Are you very hard on yourself? Do you spend your nights sleepless, thinking about all the “stupid” things you’ve done?
I feel you because that’s me. I wish there were a magic wand that waves our mistakes away, but there is no such panacea. Time helps, but telling you this sounds like a useless platitude because, seriously, who knows how much time it’ll take?
Here are some perspectives that might, though.
A missed take
Reframing mistakes as “missed takes” was something I learnt from a lecturer, now a cherished friend, during my schooling days. When you film a video or take a picture, you might need multiple tries before snapping something you’re comfortable posting or keeping.
Why, then, wouldn’t you stumble a bit before becoming better at project management or presentations, or picking up a new skill, or becoming a better person? It takes a few tries to get somewhere good. There’s also a reason our grandparents or elders can give us sage advice: they have had many more “missed takes” than we have.
Train your mind to autocorrect “mistake” to “missed take”. You can improve, no matter how big the issue or problem is! It’s a “missed take”, an opportunity to learn and be better the next round.
Look Toward the Future
Did you know that Mark Manson, the author of the bestseller The Subtle Art of Not Giving a F*ck, has a blog with great posts? He shares thoughts worth mulling over in one titled “How to Fix Your Life”.
- Shame is “past-obsessed”, and we can redirect our energy to becoming “future-obsessed”.
- It’s impossible to ruin your life.
- Sometimes, what we think cannot be fixed shouldn’t be focused on; we can divert our attention to building something new or improving something else. These breakthroughs improve our lives and mental well-being.
Check out his post on this and his other posts too! They’re great food for thought and have helped me snap out of my worry and frustrations. When I get deep into my mistakes, I pull a post or two to reread. It helps.
Sometimes, the only way to convince yourself the mistake is not the end of you is to ask yourself “so what”. Keep asking yourself this until you can’t. This helps you think logically and not ruminate.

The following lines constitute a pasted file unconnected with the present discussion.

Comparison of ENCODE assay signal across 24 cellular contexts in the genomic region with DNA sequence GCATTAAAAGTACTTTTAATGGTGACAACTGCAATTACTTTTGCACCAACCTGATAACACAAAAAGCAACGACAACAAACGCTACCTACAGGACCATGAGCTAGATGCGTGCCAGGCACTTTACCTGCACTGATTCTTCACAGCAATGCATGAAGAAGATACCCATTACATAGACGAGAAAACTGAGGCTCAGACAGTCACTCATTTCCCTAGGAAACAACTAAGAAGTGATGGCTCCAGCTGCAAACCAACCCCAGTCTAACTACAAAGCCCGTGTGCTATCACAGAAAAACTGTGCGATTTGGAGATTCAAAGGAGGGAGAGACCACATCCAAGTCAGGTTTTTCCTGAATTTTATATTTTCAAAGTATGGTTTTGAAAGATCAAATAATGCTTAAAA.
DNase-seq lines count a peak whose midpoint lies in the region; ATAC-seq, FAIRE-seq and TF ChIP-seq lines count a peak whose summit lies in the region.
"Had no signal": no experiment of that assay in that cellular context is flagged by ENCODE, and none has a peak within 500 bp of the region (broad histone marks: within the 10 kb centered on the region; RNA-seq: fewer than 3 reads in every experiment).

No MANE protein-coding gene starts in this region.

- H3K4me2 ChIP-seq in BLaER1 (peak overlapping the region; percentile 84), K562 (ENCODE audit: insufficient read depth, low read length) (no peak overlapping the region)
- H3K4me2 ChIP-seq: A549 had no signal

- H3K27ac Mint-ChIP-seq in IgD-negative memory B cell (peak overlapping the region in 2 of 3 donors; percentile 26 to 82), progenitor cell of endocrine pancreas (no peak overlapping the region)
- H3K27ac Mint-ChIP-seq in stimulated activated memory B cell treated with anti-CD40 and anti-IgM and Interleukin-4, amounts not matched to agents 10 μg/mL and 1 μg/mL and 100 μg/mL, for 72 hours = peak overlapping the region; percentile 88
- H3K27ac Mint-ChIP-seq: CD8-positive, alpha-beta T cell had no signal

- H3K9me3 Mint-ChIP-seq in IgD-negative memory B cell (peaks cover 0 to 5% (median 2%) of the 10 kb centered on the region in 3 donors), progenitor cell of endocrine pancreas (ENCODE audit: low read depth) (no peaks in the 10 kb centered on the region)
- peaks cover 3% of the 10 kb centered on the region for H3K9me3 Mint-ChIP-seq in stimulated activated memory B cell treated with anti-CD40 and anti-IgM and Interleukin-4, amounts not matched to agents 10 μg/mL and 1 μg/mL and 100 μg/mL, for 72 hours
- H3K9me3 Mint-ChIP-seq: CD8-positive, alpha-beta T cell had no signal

Example: You messed up a slide in your presentation and ended up with an awkward silence
> So what?
> My professionalism is down the drain, and I am embarrassed.
> So what?
> I will probably lose marks, and my lecturer thinks I suck (which is probably overthinking).
> So what?
> I will have to work super hard for my finals or the next assignment.
> Is it something of huge consequence? Can I make things better?
> Then why dwell on it too much?
If you’ve done your work diligently and this is the first “major” mistake you’ve made, it won’t erase all the good work you’ve done so far. Don’t sweat over it too much. The same goes for wearing your shirt inside out. In the grand scheme of things, these are tiny. Will you remember you did these in five years? I think not.
Will others remember these things in five years? Highly improbable: everyone has a lot on their minds to remember. Stewing over the mistake makes it bigger than it really is. If need be, distract yourself with something nice. Let yourself think about it, but let it go after.
Sleep on it
Literally and figuratively. Dwelling on your mistakes tires you out physically and mentally.
Not getting enough rest short-circuits your brain and prevents you from thinking well and processing things properly. Sleep on the issue, and when you wake up in the morning, you will feel well-rested and ready to tackle your concerns properly.
One of my favourite sayings I’ve been working hard to internalise is this: The sun will rise, and tomorrow we will try again”. Tomorrow is a new day, and there is always a new beginning. Do not live in the past until you cannot see the many chances to try again! You will have many days to work hard, so do not fret too much.
Get some quality rest or naps, if need be, and sleep your problems away temporarily. Then get up the next day and get ready to conquer!
I hope you feel a little more encouraged after reading this article. Let’s work hard to let our “missed takes” go and become the best and happier people we can be!
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